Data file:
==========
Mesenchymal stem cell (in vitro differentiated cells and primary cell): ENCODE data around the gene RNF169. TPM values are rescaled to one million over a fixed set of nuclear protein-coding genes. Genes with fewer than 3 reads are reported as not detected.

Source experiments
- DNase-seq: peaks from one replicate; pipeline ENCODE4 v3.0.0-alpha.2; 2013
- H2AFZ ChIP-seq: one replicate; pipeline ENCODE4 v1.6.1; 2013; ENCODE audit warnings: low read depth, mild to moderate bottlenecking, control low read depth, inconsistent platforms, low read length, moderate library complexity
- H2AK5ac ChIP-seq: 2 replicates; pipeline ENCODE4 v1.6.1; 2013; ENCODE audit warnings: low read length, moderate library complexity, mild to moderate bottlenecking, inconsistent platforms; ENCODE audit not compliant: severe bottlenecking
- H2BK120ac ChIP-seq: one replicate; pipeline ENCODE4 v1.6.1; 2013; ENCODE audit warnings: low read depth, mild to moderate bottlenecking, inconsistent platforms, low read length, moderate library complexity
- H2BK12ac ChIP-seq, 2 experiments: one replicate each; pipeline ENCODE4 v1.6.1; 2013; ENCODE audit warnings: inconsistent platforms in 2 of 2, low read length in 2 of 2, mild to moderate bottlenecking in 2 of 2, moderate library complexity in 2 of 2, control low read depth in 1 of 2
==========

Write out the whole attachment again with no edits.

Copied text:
Mesenchymal stem cell (in vitro differentiated cells and primary cell): ENCODE data around the gene RNF169. TPM values are rescaled to one million over a fixed set of nuclear protein-coding genes. Genes with fewer than 3 reads are reported as not detected.

Source experiments
- DNase-seq: peaks from one replicate; pipeline ENCODE4 v3.0.0-alpha.2; 2013
- H2AFZ ChIP-seq: one replicate; pipeline ENCODE4 v1.6.1; 2013; ENCODE audit warnings: low read depth, mild to moderate bottlenecking, control low read depth, inconsistent platforms, low read length, moderate library complexity
- H2AK5ac ChIP-seq: 2 replicates; pipeline ENCODE4 v1.6.1; 2013; ENCODE audit warnings: low read length, moderate library complexity, mild to moderate bottlenecking, inconsistent platforms; ENCODE audit not compliant: severe bottlenecking
- H2BK120ac ChIP-seq: one replicate; pipeline ENCODE4 v1.6.1; 2013; ENCODE audit warnings: low read depth, mild to moderate bottlenecking, inconsistent platforms, low read length, moderate library complexity
- H2BK12ac ChIP-seq, 2 experiments: one replicate each; pipeline ENCODE4 v1.6.1; 2013; ENCODE audit warnings: inconsistent platforms in 2 of 2, low read length in 2 of 2, mild to moderate bottlenecking in 2 of 2, moderate library complexity in 2 of 2, control low read depth in 1 of 2